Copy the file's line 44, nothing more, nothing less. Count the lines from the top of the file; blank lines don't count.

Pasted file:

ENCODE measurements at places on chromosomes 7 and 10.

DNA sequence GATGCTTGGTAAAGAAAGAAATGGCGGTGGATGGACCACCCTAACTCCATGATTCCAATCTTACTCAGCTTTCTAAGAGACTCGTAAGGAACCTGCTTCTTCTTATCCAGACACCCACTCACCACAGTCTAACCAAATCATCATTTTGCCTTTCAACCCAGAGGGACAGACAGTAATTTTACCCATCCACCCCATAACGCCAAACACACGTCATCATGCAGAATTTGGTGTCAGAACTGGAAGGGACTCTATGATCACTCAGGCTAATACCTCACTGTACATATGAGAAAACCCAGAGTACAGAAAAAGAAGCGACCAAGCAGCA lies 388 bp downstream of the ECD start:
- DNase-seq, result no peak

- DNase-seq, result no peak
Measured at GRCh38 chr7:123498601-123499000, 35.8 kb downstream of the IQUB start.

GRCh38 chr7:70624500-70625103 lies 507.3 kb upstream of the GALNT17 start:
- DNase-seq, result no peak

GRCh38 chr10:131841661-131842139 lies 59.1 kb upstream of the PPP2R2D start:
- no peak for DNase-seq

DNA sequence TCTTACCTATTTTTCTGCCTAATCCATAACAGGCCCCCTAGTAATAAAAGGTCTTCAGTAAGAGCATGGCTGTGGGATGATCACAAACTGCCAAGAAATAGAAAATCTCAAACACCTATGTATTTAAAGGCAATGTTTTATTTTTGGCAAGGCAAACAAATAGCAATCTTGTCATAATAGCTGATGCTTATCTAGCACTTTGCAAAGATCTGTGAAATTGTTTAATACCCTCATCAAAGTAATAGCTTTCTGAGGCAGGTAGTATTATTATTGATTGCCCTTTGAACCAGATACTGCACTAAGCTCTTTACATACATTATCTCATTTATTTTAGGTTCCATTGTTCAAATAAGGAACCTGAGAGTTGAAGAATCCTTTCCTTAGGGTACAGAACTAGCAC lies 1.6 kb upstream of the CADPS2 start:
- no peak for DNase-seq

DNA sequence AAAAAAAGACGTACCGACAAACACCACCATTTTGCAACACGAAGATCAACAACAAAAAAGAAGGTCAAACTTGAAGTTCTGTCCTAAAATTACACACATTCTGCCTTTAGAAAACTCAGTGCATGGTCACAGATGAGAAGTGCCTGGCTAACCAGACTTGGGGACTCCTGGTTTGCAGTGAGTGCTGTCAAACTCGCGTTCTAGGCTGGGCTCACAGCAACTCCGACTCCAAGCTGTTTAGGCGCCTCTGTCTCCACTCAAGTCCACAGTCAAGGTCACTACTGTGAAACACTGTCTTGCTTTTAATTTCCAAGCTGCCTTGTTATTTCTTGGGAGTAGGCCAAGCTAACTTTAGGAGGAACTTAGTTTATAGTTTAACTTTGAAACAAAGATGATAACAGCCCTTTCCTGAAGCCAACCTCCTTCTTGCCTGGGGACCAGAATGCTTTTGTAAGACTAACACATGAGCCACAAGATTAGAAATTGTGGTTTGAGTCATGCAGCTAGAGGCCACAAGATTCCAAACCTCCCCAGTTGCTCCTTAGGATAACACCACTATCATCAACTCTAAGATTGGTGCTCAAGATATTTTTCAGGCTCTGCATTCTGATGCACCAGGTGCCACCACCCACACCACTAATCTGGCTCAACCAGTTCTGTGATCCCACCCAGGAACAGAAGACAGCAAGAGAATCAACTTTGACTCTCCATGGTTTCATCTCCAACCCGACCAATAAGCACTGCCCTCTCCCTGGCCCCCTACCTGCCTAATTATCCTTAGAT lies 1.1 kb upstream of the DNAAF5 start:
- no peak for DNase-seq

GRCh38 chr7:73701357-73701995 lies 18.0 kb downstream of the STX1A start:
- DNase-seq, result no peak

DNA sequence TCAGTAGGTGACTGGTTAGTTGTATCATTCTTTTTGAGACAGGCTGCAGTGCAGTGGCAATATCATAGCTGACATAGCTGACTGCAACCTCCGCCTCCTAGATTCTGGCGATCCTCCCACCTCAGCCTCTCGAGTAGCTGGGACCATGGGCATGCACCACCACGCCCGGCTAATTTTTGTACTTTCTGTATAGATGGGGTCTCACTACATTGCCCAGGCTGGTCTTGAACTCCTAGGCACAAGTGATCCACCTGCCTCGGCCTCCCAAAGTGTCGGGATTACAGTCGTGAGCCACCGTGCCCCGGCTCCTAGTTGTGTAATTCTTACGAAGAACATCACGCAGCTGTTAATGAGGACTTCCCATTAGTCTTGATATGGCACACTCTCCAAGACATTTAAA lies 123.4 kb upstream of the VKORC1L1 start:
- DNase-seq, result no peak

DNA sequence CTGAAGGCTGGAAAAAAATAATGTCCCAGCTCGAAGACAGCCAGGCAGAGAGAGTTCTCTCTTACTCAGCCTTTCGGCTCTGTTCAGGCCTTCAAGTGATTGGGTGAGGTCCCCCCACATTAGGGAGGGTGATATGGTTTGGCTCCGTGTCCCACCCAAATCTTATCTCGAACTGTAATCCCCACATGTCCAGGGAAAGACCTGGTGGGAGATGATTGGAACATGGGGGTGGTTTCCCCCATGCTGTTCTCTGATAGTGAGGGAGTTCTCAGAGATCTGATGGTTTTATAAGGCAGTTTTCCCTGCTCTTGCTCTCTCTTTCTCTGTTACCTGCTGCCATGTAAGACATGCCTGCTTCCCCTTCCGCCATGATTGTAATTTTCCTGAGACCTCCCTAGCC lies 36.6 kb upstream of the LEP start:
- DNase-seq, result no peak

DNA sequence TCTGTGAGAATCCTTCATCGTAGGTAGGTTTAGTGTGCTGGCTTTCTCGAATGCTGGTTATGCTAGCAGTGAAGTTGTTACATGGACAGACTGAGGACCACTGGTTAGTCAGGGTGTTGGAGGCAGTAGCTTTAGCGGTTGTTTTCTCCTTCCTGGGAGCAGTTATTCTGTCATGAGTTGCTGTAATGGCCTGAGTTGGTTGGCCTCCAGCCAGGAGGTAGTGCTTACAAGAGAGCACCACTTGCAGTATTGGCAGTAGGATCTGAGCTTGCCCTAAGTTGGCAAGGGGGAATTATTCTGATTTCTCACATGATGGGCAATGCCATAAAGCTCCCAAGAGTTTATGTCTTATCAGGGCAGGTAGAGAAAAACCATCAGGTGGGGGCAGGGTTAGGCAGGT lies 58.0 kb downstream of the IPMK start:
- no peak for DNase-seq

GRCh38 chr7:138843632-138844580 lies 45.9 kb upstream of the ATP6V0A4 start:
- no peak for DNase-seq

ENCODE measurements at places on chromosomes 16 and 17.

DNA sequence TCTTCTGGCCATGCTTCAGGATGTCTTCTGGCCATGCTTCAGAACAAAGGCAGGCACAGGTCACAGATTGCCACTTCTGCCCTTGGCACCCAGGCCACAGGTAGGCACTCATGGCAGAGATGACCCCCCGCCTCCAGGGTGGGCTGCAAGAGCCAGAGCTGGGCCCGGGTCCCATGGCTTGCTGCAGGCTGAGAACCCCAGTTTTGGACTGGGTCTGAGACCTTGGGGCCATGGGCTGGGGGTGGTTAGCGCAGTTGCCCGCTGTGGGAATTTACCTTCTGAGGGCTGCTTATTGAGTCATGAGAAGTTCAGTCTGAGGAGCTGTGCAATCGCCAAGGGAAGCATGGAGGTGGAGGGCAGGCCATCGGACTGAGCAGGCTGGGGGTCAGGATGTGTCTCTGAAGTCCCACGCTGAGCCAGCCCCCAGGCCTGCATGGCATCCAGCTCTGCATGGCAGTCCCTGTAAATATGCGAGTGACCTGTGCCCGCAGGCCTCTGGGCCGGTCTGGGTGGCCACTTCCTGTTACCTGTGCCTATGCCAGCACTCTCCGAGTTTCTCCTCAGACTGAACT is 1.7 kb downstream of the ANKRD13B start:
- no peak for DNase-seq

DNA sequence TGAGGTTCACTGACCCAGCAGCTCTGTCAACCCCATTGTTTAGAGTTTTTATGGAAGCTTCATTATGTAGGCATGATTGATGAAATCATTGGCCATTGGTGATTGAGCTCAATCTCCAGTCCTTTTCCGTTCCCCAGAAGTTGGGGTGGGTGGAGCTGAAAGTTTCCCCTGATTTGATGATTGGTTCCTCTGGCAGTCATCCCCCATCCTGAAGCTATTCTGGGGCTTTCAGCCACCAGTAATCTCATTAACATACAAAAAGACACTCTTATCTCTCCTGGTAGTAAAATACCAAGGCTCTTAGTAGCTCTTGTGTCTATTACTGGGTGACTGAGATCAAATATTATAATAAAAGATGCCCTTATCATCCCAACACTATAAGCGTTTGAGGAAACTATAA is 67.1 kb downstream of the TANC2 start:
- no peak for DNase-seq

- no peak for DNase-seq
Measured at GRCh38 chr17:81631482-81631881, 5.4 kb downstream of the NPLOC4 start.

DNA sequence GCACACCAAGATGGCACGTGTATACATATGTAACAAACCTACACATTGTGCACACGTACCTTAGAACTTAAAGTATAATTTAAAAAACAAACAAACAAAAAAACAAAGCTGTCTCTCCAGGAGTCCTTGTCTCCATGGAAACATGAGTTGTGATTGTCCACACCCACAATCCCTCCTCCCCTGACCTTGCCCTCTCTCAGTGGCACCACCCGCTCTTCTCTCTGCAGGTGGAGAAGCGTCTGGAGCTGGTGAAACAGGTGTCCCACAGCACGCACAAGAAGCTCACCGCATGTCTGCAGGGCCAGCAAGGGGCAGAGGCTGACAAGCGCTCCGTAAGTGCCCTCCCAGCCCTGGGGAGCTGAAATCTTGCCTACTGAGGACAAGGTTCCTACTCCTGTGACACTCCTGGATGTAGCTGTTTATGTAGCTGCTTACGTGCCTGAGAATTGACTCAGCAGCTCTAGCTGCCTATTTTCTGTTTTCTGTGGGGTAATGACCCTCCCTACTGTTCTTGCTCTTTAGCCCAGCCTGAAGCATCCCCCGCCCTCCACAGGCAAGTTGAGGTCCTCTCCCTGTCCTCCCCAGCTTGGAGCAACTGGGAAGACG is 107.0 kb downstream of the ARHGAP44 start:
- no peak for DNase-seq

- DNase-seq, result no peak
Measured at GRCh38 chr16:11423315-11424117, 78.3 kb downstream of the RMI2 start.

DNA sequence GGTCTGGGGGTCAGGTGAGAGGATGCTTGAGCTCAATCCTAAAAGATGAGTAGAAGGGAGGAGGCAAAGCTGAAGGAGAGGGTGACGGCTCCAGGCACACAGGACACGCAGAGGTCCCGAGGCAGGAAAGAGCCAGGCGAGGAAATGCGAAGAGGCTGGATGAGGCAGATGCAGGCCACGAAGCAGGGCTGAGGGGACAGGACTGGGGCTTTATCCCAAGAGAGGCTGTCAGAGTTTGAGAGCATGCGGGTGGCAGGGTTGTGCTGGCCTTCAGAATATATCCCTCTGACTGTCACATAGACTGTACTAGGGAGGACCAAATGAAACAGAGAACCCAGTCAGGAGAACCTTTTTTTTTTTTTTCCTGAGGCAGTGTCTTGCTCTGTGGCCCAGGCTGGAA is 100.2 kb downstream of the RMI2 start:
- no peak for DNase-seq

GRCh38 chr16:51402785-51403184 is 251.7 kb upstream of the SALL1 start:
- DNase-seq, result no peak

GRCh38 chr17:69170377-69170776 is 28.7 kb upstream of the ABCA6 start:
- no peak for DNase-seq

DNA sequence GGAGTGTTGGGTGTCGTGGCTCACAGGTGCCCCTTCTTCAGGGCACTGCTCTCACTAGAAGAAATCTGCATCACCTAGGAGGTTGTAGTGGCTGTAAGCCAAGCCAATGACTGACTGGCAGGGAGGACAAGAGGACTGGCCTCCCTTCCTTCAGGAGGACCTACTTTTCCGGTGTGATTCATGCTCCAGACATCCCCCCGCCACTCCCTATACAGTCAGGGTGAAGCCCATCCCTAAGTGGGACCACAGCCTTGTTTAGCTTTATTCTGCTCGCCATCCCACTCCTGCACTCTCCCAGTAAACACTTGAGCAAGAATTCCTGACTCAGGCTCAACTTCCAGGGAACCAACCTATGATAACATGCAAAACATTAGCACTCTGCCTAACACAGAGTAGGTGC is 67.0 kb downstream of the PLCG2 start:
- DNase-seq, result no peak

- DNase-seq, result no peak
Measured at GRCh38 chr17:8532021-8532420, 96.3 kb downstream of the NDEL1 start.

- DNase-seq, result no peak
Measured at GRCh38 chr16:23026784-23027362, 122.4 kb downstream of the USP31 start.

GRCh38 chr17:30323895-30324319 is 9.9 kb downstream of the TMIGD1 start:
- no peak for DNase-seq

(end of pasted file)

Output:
Measured at GRCh38 chr17:8532021-8532420, 96.3 kb downstream of the NDEL1 start.